Wild VS. Cultivated Wildflowers
There is a misconception about growing wildflowers particularly in the arid lands of the American west. Oftentimes, I encounter new gardeners who hope they can just sprinkle seeds around their garden. And voilà! A meadow of color will spring up effortlessly. I think the idea comes from the very name wildflowers. Yes, they do grow effortlessly in the wild without human intervention. However, in the wild, specific species wait for the opportune time to sprout and grow. In fact, some seeds can lay dormant for over fifty years before the perfect time comes. This timing usually correlates with the right soil temperatures and abundant rain/snowfall in the late winter that soaks the ground causing germination. In really wet years, there are gorgeous displays of color but in dry years, wildflowers can be sparse or nonexistent. In our home gardens, we are trying to coerce wildflowers to grow where we want them which means it is up to us to provide the optimal conditions for growth so we don’t have to wait fifty years or more!
To get started, first choose which species you want to grow taking into account your growing conditions. Native wildflowers from your region may perform the best and will support local pollinators and other wildlife in the most natural way. When selecting your favorite flowers, it is helpful to know the difference between the life cycle of each species. Some species are annuals who will germinate, grow, flower, set seed and die during a single growing season oftentimes less than a year. This means they must be regrown by seed from year-to-year. Perennials, on the other hand, will live for many years and may flower the first year or take one to two years to flower. These plants may go dormant in the winter but will regrow on their own the following year. The list below displays common annual and perennial wildflowers. Perennials and annuals can be purchased as seed mixtures or you can create your own mixes by buying individual seed packets.
|Annual Wildflowers:||Perennial Wildflowers:|
|African Daisy||Black Eyed Susan|
|Bachelor buttons||Blue Flax|
|Calendula||California poppies (in some places)|
|California poppies||Echinacea Coneflower|
|Godetia||Lance leaf coreopsis|
|Red corn or field poppies||Shasta daisy|
How to Seed Wildflowers
1. After you have chosen which plants to grow, select an area that receives at least a half-a-day of sun (6 hours or more is best) during the growing season.
2. Now work towards creating a weed-free planting space by hand pulling, hoeing, string trimming, or capping the bed with fresh soil to shade out any existing weed seed.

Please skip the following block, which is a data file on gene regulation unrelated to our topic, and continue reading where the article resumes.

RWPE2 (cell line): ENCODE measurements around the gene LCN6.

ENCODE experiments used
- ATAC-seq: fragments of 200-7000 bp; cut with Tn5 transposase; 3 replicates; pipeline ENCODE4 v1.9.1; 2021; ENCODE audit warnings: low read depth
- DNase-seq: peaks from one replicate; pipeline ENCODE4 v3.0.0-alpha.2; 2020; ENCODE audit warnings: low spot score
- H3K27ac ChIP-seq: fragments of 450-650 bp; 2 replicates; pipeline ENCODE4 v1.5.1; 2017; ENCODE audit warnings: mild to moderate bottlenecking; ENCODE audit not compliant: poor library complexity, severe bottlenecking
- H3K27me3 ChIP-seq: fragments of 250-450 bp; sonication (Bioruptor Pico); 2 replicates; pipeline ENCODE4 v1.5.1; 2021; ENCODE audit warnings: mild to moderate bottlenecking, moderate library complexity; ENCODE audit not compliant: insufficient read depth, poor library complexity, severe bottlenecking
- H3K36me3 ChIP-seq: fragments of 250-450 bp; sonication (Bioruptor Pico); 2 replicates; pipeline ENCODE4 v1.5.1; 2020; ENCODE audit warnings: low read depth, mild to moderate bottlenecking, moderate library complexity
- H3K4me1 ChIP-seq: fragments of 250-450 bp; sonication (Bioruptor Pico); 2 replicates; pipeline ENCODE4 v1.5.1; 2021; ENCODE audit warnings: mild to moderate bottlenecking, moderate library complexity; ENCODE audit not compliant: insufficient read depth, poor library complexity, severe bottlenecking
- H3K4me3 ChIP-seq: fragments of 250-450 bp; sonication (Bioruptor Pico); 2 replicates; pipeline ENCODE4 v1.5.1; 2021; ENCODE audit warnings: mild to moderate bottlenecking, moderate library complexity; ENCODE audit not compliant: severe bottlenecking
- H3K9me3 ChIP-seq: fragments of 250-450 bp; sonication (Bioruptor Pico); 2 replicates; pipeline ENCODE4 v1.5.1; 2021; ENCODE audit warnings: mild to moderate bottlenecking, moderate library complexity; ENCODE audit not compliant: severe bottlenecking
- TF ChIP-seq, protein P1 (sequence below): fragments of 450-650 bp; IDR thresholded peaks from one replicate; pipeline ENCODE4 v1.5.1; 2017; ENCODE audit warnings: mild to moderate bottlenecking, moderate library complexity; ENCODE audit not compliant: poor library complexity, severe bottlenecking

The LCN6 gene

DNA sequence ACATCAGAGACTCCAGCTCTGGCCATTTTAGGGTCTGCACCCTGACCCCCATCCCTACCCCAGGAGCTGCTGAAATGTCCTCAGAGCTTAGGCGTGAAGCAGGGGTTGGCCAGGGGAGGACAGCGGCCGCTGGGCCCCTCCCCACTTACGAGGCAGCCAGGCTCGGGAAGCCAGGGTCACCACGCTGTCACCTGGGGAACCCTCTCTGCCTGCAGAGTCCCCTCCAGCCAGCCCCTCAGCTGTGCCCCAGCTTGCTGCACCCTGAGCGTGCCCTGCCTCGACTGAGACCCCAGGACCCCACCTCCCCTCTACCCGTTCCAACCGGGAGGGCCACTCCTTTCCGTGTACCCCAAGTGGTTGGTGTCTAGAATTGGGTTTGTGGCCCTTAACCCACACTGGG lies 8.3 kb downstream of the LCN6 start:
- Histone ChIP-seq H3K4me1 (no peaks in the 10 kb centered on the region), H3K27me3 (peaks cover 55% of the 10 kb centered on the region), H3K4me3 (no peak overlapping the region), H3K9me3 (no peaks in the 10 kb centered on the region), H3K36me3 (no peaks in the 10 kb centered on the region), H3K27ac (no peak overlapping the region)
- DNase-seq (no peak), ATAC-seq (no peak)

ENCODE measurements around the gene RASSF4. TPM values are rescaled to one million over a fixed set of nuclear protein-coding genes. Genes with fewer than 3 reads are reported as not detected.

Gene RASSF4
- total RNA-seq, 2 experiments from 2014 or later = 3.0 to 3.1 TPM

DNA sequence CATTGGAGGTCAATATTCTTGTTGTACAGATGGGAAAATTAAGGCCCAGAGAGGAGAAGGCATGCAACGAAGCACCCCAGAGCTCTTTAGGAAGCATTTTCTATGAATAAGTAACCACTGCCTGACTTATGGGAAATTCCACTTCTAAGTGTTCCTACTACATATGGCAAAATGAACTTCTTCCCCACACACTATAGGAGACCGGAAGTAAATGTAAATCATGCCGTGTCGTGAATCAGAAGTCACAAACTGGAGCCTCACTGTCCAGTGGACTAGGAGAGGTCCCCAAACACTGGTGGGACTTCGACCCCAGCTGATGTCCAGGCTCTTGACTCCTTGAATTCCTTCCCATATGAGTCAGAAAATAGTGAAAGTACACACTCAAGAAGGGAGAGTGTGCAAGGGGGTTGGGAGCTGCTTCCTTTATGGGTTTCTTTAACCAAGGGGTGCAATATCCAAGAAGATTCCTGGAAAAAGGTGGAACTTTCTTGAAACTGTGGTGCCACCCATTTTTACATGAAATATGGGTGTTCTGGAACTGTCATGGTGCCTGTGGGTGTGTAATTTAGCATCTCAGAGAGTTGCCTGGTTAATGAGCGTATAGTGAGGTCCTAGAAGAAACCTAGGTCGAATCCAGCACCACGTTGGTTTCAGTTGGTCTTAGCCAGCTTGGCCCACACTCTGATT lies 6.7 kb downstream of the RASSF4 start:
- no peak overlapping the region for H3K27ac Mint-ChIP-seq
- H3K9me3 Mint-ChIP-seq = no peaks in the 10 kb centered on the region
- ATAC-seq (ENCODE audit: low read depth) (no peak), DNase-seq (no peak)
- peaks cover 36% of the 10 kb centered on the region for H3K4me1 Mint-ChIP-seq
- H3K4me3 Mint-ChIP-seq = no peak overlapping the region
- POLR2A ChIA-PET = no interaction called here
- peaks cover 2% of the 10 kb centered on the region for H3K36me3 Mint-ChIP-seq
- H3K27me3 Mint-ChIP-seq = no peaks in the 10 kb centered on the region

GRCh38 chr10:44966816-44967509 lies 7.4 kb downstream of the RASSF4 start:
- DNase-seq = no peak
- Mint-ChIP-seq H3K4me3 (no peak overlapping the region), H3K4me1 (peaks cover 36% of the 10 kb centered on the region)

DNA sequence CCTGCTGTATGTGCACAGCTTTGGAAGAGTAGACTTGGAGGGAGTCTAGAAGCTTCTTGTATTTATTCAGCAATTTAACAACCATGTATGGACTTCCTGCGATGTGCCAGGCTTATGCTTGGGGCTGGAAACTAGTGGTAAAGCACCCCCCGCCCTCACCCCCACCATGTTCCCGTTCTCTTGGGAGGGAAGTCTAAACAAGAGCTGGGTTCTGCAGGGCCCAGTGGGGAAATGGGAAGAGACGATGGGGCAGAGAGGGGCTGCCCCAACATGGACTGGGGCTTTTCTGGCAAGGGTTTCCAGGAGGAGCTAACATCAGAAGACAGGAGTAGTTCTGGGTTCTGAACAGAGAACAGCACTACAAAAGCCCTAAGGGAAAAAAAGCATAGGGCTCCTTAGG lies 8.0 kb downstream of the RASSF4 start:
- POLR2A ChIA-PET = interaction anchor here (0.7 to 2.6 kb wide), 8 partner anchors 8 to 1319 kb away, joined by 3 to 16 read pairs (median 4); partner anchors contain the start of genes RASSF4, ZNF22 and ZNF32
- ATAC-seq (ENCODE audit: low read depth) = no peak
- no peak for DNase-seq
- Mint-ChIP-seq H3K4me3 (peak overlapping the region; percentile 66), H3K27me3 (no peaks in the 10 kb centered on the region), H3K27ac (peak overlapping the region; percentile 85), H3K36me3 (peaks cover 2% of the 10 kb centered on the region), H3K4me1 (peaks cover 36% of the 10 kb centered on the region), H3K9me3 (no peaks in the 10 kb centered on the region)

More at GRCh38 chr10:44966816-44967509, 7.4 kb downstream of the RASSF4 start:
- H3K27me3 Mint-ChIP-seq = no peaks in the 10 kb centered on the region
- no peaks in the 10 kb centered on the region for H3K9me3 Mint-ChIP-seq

3. After which, prepare your site for planting by scratching the soil with a hard rake or lightly tilling the surface with equipment so as not to bring up additional weed seeds that may lay dormant in the subsoil.
4. To help ensure even distribution, mix your seeds with an inert carrier such as sand or vermiculite purchased at local garden centers at a three-parts inert to one-part seed ratio.
5. Depending on the size of the area, broadcast your seed using a hand-held or push rotary spreader.
6. To finish your seeding project, turn a leaf rake over and smooth the soil covering the seed no more than a fourth of an inch.
7. Now gently irrigate the area several times a day making sure not to wash your seed away. In order to trigger germination and encourage proper establishment, continue to keep the soil consistently moist for 3 to 4 weeks as you would do to establish a new lawn.
Long Term Maintenance
In time, wildflower patches can become infested with weeds and so, be sure to monitor your wildflowers regularly and remove weeds or unwanted grasses before they set seed. You may also have to thin out weedy wildflower species like lupine and Shasta daisies that can out compete other varieties and come to dominate the bed. Trees and shrubs may also seed into the area which should be removed before they become established. If infestations become severe you may have to remove everything and start over again either with a fresh seeding or by converting the bed to another kind of garden.
Would you like tips on growing vegetables from seed?
If so, see our blog post on vegetable seed sowing: click here